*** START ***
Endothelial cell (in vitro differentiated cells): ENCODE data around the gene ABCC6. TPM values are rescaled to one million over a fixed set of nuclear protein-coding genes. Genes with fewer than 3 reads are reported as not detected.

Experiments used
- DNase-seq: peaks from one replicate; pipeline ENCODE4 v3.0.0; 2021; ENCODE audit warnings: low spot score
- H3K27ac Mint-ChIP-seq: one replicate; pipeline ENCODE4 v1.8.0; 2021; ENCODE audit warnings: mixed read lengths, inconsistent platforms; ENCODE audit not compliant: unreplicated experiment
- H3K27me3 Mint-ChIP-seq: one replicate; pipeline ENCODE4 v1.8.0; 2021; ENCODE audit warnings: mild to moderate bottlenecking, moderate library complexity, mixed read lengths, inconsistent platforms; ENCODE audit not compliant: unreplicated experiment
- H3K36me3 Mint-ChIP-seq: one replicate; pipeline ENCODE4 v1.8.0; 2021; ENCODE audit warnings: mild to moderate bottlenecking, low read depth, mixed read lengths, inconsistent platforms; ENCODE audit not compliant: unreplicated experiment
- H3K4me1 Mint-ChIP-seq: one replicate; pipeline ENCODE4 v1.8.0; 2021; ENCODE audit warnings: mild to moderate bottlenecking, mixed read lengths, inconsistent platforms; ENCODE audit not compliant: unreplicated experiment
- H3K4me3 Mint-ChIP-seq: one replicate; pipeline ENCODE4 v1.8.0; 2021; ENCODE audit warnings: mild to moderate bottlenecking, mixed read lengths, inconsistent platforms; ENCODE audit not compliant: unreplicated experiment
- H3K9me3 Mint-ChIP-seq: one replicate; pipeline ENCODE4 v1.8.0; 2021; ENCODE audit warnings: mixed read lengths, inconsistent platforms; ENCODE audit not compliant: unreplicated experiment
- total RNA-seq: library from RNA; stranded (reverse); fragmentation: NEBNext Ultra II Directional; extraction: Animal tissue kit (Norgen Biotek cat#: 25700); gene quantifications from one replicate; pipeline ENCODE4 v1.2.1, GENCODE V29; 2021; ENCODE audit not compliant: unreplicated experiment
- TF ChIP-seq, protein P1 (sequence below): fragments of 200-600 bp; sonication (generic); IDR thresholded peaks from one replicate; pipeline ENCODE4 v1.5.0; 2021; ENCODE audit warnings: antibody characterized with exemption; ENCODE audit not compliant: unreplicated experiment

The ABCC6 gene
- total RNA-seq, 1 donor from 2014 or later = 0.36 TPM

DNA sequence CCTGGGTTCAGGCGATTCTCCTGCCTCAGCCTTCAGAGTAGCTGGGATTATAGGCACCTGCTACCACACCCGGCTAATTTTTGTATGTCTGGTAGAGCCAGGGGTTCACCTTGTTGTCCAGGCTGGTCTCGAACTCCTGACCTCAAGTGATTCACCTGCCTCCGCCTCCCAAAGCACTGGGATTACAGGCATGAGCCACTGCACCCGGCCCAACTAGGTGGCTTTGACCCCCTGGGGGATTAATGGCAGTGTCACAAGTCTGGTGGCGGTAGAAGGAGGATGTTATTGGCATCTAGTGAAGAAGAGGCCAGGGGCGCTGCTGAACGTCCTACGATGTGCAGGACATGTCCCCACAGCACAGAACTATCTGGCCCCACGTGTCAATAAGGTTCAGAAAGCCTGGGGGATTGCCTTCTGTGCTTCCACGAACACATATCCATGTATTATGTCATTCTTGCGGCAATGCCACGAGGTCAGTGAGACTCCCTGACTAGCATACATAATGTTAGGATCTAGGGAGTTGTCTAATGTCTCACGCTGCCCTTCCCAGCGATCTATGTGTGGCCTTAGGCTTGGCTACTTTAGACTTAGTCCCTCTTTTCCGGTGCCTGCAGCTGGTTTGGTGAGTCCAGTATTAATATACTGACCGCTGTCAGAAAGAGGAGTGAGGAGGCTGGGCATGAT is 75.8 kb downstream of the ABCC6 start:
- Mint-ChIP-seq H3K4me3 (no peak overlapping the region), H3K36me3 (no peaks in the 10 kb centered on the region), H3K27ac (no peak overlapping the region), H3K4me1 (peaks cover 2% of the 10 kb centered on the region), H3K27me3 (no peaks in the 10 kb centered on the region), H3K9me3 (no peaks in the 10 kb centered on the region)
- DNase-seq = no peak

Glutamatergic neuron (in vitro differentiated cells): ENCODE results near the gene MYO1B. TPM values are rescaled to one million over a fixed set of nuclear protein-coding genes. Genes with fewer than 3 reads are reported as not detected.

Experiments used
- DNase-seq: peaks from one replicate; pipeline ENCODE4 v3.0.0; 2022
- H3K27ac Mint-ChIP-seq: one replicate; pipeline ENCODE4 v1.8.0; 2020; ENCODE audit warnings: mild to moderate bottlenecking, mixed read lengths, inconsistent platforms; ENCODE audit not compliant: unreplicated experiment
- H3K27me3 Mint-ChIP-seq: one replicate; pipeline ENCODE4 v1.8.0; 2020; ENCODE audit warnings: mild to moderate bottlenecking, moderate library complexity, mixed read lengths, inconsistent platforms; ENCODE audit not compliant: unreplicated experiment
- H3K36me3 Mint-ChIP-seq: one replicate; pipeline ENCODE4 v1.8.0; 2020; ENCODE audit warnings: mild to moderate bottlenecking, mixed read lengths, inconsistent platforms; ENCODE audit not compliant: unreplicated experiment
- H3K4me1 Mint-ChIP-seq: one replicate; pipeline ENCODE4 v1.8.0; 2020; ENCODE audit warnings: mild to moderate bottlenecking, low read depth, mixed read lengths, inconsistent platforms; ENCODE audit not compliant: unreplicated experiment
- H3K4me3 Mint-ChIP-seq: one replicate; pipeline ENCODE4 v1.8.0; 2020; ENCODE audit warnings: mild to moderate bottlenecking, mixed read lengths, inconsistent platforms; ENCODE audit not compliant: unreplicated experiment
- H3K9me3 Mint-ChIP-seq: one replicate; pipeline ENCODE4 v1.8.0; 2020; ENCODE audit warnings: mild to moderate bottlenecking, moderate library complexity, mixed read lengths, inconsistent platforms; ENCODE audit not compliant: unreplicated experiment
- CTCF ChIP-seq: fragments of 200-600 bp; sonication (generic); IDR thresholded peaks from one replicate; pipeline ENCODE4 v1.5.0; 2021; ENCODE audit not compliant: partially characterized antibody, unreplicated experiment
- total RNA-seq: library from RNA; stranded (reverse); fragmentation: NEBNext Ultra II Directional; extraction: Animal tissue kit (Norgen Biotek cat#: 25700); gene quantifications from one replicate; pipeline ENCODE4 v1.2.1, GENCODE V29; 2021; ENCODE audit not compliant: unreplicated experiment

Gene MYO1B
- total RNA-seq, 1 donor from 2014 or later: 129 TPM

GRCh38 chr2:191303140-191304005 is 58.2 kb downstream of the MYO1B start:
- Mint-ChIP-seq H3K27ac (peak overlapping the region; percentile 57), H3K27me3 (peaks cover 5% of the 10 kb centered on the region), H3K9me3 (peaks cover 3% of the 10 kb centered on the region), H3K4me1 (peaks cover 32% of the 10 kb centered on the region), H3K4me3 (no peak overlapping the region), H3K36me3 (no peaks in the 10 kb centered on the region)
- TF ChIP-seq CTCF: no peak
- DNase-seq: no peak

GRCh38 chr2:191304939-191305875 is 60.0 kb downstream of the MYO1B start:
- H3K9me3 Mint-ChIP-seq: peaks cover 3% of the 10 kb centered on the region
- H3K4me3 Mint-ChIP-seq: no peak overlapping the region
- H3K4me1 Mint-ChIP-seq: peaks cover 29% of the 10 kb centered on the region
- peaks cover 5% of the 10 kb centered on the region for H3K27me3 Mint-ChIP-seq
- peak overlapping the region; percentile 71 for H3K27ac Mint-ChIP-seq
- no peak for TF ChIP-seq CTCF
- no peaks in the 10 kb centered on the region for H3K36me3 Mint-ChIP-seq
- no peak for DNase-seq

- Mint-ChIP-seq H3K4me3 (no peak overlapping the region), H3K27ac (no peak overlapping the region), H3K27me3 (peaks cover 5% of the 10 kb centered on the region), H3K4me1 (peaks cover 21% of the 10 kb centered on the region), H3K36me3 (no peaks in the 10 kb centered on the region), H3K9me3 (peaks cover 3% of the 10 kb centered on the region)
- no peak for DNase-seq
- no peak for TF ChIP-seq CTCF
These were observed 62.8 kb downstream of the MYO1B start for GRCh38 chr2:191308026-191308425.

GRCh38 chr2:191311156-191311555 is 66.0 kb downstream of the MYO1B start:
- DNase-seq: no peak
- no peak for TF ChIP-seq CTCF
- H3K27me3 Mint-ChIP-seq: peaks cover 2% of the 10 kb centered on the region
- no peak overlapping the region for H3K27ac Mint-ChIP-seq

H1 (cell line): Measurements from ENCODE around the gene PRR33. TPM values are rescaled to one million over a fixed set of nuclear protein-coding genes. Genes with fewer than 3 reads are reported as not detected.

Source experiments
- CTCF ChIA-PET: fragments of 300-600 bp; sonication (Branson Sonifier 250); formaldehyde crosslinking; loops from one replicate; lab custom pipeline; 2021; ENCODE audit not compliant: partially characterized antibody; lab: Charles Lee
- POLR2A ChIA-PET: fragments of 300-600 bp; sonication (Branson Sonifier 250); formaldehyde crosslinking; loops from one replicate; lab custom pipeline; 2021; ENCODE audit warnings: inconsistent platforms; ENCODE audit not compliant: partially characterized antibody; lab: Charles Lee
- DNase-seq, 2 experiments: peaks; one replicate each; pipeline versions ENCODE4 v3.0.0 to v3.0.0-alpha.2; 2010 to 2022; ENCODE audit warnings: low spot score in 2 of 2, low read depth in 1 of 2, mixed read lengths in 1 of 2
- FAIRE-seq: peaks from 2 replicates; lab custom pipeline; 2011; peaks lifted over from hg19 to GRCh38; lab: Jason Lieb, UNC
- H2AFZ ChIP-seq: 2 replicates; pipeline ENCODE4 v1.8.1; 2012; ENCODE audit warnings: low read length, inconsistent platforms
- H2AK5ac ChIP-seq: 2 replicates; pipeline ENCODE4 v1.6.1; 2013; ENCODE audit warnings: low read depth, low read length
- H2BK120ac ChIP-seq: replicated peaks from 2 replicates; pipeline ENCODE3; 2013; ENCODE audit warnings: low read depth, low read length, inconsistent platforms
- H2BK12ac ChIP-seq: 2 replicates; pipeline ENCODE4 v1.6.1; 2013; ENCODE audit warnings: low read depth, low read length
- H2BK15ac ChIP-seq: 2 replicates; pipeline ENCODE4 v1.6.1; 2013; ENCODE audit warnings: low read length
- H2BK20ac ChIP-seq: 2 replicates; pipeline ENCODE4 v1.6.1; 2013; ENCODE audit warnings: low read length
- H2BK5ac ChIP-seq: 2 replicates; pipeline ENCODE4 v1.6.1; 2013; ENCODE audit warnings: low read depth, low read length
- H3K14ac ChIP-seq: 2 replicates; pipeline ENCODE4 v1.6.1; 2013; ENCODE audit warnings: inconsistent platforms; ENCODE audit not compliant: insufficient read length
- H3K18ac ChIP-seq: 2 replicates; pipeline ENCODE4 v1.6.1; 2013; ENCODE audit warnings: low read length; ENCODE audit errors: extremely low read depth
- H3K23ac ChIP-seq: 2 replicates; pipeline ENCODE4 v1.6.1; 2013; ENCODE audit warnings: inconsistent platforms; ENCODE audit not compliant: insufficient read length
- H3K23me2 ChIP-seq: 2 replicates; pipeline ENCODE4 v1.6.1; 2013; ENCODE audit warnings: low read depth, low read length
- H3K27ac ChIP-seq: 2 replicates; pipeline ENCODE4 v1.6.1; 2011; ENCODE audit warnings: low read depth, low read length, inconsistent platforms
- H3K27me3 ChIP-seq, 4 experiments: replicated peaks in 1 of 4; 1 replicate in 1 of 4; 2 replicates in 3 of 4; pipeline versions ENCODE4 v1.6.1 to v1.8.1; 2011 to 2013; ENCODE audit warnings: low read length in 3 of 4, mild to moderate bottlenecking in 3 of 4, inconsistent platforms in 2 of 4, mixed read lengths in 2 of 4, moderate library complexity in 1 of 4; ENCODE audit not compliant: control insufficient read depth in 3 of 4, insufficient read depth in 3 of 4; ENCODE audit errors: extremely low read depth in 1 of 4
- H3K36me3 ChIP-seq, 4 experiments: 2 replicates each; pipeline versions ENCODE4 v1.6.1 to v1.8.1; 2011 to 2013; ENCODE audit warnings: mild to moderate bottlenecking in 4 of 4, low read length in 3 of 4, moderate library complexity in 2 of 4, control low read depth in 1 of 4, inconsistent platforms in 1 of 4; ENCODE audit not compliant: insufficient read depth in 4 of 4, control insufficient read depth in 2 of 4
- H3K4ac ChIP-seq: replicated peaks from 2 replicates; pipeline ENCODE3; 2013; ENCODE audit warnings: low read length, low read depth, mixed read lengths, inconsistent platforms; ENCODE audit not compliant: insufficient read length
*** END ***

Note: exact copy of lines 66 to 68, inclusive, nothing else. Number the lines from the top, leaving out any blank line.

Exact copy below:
- H3K18ac ChIP-seq: 2 replicates; pipeline ENCODE4 v1.6.1; 2013; ENCODE audit warnings: low read length; ENCODE audit errors: extremely low read depth
- H3K23ac ChIP-seq: 2 replicates; pipeline ENCODE4 v1.6.1; 2013; ENCODE audit warnings: inconsistent platforms; ENCODE audit not compliant: insufficient read length
- H3K23me2 ChIP-seq: 2 replicates; pipeline ENCODE4 v1.6.1; 2013; ENCODE audit warnings: low read depth, low read length